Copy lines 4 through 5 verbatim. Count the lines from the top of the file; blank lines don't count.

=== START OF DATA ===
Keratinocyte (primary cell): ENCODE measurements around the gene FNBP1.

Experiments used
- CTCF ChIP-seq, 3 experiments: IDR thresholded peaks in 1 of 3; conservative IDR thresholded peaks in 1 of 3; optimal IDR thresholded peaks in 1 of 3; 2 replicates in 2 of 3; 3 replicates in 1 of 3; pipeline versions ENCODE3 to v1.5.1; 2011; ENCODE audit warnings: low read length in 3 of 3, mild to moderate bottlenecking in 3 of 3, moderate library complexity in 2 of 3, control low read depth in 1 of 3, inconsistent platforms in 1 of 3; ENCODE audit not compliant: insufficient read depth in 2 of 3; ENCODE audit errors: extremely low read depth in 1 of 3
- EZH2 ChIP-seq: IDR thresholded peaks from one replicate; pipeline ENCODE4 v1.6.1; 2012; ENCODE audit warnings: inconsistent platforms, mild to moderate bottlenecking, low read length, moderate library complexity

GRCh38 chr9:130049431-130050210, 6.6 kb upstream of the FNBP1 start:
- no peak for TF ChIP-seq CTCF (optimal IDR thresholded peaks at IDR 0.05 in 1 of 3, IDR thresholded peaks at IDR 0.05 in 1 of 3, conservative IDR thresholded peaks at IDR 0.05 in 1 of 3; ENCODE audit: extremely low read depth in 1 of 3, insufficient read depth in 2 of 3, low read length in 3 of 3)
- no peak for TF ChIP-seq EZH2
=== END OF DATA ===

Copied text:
- EZH2 ChIP-seq: IDR thresholded peaks from one replicate; pipeline ENCODE4 v1.6.1; 2012; ENCODE audit warnings: inconsistent platforms, mild to moderate bottlenecking, low read length, moderate library complexity

GRCh38 chr9:130049431-130050210, 6.6 kb upstream of the FNBP1 start: